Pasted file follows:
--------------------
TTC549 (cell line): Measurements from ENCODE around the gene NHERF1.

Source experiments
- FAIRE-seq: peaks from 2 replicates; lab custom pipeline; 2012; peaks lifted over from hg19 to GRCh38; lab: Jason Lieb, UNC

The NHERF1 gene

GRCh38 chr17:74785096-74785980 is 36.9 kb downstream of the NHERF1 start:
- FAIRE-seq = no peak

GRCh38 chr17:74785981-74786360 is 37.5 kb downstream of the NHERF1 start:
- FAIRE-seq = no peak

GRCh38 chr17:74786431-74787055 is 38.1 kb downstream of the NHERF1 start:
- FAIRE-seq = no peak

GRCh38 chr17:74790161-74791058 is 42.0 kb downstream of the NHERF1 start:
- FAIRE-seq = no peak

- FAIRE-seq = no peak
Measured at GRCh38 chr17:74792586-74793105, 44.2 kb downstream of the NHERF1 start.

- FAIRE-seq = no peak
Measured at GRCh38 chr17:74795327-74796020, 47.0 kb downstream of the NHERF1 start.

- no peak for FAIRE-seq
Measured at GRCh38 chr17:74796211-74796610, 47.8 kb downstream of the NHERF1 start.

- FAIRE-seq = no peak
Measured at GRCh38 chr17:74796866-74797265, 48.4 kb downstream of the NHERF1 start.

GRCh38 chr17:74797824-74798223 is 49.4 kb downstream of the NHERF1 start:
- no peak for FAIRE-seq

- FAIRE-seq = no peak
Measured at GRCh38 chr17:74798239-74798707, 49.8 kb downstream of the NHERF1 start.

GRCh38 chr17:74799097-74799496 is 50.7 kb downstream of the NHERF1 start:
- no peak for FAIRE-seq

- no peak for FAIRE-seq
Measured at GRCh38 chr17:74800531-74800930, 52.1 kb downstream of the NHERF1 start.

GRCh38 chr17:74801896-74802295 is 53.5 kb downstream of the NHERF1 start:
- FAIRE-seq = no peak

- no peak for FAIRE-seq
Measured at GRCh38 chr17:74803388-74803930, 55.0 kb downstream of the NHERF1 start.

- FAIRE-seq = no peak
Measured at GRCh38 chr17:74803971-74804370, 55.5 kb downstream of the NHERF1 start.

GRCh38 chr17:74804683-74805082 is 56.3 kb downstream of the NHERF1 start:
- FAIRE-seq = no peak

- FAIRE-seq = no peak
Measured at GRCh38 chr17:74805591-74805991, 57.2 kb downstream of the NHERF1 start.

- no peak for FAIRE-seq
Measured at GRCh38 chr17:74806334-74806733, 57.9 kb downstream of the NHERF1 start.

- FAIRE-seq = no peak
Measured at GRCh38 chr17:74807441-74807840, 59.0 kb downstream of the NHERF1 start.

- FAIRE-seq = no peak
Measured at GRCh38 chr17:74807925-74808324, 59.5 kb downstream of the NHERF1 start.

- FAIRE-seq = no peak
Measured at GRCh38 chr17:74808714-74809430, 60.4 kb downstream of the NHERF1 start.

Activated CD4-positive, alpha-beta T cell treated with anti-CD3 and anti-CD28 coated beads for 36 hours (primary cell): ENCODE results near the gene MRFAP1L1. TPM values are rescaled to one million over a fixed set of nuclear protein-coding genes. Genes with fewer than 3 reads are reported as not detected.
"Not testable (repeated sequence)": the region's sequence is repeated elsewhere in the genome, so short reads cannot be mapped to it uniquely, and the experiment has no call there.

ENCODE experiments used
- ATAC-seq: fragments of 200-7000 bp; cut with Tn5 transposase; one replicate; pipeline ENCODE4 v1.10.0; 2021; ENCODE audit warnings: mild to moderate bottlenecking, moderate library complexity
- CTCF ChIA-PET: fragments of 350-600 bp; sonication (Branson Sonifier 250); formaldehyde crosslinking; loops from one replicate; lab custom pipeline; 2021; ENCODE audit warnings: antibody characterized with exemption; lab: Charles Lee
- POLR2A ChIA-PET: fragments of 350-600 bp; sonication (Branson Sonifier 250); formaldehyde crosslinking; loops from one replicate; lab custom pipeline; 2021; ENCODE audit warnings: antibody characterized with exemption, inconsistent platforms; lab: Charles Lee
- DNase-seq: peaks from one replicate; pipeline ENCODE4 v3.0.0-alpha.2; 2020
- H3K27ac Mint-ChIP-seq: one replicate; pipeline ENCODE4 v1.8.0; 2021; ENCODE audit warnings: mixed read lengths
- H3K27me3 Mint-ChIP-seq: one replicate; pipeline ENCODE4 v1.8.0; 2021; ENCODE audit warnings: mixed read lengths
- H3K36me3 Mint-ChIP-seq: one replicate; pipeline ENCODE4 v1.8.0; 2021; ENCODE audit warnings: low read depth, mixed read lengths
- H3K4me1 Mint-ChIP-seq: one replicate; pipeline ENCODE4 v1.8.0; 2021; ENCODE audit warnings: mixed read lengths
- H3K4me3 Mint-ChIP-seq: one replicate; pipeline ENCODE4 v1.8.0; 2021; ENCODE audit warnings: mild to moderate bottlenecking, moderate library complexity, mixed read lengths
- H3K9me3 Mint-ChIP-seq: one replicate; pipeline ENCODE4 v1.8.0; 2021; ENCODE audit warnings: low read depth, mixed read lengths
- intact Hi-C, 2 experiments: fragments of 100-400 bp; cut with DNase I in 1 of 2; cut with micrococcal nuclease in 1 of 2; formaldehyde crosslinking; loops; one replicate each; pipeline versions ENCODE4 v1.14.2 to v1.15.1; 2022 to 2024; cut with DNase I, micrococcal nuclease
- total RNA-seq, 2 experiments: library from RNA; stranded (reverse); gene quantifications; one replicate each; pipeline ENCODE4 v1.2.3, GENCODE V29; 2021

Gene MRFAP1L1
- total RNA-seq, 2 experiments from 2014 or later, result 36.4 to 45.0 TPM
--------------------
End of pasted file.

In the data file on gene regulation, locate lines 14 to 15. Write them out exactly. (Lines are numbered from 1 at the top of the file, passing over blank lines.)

Measured at GRCh38 chr17:74792586-74793105, 44.2 kb downstream of the NHERF1 start.

- FAIRE-seq = no peak